Hearing implant maker Cochlear seems to be going ex-growth (or rather strong growth to a more mature style of earnings growth), judging by a downgrade delivered to yesterday’s annual meeting.
Shareholders were told the company signalled is entering a phase of lower growth over the medium term.
Investors were startled by the news and sent the shares down 5.5% to $202.42, more than two month low.
The meeting was told by chair Rick Holliday-Smith that it was lowering its executives’ bonus targets for earnings per share (EPS) growth over the next three years, from between 10% and 20%, to between 7.5% and 12.5%.
Mr. Holliday-Smith said the existing targets had been in place for 15 years and were now “inconsistent with our expectations and our strategic objectives for growth”, and the new growth targets were more “realistic”.
“Fifteen years ago, our industry was at an earlier stage of development… as we penetrated the newborn segment across our developed markets,” Mr. Holliday-Smith told the group’s AGM in Sydney.
“Today, Cochlear implantation for newborns is the standard of care across most developed markets with most children receiving cochlear implants at around 12 months of age.
“While there are still some developed markets with opportunities for growth in the children segment including the US, Japan, and France, future growth will be focused on the adults in developed markets and children in emerging markets. Each poses its challenges but provides a long-term opportunity.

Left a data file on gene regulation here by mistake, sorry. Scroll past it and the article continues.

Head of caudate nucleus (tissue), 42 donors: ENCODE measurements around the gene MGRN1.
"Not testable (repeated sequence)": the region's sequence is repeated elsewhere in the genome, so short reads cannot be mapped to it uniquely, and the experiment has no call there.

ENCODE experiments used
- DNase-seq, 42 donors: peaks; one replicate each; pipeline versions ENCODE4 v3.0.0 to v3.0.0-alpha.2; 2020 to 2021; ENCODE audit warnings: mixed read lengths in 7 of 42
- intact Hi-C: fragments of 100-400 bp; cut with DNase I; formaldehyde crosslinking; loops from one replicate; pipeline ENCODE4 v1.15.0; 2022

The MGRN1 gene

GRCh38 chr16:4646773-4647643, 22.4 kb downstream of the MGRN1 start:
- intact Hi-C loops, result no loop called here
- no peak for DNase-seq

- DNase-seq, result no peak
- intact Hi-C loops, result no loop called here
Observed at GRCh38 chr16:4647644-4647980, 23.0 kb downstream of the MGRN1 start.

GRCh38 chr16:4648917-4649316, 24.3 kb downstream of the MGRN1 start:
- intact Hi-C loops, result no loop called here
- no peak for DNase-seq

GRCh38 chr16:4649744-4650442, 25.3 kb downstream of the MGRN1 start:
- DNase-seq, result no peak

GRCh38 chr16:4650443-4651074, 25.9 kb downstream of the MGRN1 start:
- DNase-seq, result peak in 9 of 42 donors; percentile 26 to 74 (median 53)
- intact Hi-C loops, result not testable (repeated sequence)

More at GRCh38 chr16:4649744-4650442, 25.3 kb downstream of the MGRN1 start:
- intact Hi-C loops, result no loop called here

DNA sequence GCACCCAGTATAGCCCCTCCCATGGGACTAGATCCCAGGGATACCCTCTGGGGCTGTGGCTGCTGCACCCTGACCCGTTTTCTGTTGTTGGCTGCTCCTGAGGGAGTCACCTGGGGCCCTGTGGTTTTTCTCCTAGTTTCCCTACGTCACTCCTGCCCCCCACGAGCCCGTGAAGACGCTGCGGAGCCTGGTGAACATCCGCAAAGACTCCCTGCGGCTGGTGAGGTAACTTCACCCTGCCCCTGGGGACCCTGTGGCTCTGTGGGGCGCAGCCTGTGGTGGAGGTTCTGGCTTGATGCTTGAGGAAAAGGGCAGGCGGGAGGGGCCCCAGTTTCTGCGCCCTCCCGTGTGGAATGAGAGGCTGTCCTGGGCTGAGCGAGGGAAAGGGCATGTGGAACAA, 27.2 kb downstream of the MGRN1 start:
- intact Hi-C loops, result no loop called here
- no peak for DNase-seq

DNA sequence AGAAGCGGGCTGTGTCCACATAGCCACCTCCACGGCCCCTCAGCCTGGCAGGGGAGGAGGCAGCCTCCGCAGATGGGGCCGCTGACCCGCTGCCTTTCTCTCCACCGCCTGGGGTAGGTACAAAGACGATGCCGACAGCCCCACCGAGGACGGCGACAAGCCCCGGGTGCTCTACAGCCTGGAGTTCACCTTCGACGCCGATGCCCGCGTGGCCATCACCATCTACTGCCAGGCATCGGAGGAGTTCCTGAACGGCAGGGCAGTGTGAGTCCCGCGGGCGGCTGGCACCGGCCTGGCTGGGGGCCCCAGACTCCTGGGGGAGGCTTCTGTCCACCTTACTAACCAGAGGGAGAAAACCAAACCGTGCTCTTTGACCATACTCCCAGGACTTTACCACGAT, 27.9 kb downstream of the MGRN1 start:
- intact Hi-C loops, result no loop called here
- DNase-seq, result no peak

“The Board believes the components of our diversified revenue base, including the growth in the Services business, and our focus on delivering steady long-term profit growth means the new EPS targets better aligns this component of long-term incentives to the Company’s strategy.
“We want to deliver consistent growth in revenue over time, with earnings expected to grow at a similar rate to revenue as we invest strongly to grow the business into the future, with an intention to hold the net profit margin.
“We believe the revised range reflects stretch performance and will ensure executives are engaged and incentivised appropriately to deliver results.
“The shift will provide better alignment to our strategy, factoring in the market conditions, and related growth rates, that we believe are realistic,” Mr. Holliday-Smith said.